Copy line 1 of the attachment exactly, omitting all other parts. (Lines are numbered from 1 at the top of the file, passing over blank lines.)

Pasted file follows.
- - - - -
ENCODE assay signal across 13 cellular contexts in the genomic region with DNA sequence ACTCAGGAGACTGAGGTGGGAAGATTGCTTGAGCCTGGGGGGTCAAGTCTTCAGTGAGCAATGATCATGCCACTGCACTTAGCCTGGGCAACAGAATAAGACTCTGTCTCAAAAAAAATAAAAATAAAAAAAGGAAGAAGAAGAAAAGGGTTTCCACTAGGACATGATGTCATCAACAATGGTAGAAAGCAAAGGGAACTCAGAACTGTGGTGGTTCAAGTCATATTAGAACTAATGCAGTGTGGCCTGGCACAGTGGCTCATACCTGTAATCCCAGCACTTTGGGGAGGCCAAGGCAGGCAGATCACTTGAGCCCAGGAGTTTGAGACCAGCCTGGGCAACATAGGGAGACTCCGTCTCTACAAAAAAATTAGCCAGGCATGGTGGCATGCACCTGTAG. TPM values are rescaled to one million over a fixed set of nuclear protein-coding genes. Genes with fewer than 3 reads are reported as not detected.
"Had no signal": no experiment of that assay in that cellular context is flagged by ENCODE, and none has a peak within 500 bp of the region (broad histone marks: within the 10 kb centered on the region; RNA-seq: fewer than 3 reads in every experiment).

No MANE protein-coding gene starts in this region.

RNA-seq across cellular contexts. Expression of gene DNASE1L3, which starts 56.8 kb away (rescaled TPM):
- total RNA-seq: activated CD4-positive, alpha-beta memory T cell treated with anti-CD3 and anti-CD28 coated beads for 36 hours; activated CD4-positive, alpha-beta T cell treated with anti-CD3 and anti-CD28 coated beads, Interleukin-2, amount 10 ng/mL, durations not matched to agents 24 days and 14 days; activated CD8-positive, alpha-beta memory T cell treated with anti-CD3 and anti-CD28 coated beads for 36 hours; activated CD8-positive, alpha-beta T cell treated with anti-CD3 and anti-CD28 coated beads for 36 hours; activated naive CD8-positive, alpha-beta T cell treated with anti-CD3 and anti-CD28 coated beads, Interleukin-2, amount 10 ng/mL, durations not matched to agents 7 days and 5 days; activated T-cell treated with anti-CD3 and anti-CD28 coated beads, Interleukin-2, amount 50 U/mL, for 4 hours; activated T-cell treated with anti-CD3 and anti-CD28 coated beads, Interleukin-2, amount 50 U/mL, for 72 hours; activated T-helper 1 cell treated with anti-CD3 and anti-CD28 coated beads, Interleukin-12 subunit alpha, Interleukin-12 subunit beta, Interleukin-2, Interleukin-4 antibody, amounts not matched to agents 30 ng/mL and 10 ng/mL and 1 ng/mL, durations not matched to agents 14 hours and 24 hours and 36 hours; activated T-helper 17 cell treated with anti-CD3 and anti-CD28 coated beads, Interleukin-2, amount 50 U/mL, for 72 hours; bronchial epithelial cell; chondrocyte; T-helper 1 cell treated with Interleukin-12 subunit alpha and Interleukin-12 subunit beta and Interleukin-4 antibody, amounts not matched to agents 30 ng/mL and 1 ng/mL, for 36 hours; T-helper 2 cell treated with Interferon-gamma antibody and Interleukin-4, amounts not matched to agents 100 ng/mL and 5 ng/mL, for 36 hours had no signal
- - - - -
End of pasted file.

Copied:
ENCODE assay signal across 13 cellular contexts in the genomic region with DNA sequence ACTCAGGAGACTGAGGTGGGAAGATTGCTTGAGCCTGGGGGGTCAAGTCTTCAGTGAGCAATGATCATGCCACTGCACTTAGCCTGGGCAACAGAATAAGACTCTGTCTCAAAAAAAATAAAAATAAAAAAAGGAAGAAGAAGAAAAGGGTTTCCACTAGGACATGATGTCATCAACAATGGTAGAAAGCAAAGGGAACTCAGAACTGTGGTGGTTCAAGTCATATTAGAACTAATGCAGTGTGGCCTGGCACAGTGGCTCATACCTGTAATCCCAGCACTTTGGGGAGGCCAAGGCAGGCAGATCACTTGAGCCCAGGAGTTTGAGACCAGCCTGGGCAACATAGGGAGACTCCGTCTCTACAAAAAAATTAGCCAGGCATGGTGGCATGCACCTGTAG. TPM values are rescaled to one million over a fixed set of nuclear protein-coding genes. Genes with fewer than 3 reads are reported as not detected.